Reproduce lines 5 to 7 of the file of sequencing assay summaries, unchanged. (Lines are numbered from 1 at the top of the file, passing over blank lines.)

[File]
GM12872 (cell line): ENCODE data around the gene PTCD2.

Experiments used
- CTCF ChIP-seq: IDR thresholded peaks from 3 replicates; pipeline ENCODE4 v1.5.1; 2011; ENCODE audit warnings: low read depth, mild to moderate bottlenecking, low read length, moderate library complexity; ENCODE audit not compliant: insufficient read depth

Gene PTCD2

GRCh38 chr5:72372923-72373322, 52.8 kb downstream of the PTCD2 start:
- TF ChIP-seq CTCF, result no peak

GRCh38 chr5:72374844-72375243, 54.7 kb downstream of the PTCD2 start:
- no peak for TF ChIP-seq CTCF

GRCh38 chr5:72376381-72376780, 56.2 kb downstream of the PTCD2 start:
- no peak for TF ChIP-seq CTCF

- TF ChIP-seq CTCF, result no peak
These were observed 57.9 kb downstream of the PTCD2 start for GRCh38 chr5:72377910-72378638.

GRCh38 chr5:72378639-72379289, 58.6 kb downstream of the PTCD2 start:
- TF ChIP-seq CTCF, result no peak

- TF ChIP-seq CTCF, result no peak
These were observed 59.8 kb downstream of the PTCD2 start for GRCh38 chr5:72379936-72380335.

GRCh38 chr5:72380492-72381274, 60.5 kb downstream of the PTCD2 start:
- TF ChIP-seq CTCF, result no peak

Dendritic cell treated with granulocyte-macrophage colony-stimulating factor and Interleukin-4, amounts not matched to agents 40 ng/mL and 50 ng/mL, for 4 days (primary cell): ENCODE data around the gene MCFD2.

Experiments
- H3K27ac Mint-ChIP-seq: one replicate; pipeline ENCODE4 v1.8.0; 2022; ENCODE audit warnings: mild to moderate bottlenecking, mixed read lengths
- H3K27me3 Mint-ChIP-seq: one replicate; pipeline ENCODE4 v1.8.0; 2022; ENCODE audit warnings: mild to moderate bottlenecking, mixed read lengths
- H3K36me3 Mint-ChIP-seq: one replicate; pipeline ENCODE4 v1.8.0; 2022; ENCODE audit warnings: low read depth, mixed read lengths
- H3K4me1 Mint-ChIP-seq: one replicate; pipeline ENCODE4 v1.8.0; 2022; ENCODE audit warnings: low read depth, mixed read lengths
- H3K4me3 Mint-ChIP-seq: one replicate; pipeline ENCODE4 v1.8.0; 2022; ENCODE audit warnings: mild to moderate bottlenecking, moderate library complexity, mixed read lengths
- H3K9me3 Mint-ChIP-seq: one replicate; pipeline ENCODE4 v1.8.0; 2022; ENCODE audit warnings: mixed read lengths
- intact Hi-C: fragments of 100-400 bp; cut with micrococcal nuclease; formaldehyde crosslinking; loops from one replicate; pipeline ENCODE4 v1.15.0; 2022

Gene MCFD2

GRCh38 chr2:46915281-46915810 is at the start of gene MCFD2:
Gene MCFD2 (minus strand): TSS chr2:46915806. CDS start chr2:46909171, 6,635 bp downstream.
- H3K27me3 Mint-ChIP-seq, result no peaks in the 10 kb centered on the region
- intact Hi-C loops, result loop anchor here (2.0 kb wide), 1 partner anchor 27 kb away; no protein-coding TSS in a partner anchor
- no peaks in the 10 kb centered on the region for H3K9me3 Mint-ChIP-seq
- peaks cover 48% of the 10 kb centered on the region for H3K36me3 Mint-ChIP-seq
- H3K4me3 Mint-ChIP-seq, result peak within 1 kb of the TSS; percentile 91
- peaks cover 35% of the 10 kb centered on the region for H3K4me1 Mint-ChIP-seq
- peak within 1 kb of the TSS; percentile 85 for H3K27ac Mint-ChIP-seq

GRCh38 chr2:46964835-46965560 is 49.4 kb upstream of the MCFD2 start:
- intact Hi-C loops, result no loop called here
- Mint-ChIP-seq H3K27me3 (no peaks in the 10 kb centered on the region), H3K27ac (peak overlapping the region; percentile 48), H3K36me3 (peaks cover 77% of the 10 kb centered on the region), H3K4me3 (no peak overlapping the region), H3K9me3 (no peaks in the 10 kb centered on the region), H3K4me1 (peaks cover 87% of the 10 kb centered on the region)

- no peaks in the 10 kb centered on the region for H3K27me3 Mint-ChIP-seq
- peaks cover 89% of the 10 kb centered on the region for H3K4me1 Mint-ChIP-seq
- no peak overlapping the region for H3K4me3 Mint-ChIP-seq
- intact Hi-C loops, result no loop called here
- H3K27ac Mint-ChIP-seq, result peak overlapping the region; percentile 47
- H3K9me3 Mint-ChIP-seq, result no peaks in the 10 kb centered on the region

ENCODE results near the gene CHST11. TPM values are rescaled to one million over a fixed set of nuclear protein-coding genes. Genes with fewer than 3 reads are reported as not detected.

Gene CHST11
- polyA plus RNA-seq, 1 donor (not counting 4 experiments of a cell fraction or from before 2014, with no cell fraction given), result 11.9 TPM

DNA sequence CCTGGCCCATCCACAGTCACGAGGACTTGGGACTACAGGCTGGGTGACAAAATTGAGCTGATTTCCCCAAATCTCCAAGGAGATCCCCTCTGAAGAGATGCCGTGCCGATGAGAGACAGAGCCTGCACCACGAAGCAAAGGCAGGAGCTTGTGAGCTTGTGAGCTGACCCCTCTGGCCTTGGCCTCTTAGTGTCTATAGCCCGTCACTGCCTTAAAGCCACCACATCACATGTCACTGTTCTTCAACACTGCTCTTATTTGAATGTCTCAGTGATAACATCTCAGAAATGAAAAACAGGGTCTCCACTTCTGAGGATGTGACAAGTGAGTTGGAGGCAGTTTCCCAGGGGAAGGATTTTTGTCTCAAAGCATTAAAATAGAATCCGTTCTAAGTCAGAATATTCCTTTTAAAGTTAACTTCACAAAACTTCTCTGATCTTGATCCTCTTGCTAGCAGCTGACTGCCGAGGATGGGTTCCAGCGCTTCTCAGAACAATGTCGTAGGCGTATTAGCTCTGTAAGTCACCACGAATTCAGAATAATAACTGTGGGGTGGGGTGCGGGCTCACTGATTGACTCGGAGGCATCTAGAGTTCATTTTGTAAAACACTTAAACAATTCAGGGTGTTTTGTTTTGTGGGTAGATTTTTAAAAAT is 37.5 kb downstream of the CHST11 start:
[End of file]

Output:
GRCh38 chr5:72372923-72373322, 52.8 kb downstream of the PTCD2 start:
- TF ChIP-seq CTCF, result no peak

GRCh38 chr5:72374844-72375243, 54.7 kb downstream of the PTCD2 start: